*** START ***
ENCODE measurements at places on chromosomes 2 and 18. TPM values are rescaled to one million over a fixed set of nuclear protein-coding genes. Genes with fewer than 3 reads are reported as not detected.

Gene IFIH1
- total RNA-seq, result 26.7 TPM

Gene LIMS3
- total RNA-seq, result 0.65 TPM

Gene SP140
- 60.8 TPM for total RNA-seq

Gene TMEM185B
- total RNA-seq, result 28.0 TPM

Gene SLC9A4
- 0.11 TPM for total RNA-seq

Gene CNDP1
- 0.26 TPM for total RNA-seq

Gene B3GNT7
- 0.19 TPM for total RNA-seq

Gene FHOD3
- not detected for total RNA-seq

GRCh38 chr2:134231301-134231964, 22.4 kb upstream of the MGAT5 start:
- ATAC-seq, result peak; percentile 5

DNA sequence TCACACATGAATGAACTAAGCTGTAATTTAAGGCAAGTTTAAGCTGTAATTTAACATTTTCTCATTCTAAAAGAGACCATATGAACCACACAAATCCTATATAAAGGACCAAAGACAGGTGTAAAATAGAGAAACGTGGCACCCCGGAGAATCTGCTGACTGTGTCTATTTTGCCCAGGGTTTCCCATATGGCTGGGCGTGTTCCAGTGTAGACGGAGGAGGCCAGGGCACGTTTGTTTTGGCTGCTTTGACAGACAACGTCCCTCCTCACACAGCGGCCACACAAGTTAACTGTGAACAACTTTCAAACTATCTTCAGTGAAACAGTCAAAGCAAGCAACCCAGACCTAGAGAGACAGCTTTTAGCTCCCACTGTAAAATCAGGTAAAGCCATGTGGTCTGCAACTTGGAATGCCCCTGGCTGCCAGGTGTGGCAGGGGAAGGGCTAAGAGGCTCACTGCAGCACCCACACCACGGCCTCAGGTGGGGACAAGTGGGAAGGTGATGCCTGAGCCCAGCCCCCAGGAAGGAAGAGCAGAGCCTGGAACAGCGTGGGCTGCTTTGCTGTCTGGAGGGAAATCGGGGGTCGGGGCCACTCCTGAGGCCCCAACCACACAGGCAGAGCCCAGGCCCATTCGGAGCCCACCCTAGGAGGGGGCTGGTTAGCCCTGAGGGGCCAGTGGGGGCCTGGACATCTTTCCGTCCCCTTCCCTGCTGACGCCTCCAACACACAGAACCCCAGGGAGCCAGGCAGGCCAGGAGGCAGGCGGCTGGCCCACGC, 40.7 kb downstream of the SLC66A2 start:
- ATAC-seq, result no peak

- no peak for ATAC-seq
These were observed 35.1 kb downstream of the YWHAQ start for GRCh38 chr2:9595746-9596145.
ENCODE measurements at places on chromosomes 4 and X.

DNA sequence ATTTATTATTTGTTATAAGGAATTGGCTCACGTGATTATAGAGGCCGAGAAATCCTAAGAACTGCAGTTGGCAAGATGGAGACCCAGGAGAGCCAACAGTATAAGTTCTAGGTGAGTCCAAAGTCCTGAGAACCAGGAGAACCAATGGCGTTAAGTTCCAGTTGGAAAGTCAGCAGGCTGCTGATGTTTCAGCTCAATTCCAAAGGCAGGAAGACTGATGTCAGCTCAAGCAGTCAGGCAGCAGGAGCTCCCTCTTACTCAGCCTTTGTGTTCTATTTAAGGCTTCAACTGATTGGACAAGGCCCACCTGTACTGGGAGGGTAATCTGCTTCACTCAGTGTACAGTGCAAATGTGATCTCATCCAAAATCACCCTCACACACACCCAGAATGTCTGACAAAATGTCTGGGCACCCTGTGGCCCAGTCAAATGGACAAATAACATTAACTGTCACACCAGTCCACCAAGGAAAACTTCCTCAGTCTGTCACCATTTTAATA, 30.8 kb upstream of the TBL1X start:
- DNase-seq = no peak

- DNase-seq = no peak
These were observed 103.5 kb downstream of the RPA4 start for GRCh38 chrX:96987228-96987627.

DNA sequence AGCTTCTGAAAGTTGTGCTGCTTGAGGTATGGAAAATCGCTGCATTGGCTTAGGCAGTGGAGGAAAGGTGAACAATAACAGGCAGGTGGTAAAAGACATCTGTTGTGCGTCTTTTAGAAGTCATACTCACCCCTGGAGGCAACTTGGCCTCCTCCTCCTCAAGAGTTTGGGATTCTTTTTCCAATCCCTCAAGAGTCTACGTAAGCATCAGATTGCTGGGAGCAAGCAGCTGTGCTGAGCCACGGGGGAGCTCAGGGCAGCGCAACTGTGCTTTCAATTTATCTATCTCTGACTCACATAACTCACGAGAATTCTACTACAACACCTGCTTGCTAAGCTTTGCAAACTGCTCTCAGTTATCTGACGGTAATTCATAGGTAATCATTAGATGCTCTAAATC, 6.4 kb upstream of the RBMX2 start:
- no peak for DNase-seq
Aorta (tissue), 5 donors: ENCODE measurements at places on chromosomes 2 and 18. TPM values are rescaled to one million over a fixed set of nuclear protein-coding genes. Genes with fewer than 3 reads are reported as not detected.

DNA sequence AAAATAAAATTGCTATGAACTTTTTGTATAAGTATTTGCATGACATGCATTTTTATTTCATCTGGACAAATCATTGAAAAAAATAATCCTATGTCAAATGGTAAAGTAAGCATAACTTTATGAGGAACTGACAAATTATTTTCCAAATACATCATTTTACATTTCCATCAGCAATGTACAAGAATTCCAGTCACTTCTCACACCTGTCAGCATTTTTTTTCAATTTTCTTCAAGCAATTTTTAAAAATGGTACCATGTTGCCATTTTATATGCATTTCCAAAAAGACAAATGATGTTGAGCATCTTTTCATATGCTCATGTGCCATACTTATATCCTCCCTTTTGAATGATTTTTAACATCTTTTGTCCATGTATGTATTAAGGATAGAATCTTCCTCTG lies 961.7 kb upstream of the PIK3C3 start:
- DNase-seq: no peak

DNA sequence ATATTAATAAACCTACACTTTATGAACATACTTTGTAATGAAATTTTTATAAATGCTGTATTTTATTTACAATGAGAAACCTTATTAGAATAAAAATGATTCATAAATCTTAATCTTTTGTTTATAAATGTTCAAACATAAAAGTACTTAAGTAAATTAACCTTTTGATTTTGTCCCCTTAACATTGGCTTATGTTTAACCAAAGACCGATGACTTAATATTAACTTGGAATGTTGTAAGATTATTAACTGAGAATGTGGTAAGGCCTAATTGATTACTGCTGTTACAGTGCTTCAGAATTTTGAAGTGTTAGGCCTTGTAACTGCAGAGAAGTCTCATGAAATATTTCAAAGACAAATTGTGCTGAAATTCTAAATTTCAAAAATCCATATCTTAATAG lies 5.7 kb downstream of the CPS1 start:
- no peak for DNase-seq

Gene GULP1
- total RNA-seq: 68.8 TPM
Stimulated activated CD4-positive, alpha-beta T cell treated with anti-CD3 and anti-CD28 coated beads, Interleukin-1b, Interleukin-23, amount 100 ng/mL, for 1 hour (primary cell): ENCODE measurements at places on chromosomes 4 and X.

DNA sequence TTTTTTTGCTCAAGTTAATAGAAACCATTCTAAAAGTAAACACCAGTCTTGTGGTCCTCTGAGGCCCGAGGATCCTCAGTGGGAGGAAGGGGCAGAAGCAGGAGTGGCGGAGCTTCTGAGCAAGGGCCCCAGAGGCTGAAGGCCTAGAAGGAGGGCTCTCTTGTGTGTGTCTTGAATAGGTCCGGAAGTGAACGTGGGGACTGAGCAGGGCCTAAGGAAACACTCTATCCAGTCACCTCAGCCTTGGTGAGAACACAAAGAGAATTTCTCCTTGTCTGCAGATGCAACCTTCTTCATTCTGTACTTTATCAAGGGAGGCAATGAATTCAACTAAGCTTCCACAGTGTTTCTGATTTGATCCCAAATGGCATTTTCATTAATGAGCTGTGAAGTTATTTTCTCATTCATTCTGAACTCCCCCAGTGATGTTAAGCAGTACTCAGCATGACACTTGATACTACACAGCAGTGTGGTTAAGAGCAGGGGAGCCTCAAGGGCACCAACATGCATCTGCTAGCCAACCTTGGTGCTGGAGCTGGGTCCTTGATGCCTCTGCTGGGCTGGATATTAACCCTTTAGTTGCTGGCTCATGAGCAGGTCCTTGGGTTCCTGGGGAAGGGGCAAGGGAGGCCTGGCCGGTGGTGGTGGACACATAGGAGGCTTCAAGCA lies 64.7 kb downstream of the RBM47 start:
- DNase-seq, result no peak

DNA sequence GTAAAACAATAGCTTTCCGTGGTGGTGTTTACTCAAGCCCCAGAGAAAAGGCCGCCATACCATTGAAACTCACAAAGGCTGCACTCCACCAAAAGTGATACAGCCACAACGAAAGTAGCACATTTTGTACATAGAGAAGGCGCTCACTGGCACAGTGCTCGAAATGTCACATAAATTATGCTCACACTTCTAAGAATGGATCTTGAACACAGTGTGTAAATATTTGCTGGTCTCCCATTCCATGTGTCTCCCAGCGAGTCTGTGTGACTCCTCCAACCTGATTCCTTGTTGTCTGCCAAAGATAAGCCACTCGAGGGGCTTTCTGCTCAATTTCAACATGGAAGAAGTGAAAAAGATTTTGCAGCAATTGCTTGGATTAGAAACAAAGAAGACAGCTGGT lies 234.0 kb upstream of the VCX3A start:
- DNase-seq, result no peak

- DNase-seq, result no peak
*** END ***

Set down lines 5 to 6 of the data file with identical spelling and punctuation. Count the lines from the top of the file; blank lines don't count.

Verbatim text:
- total RNA-seq, result 0.65 TPM

Gene SP140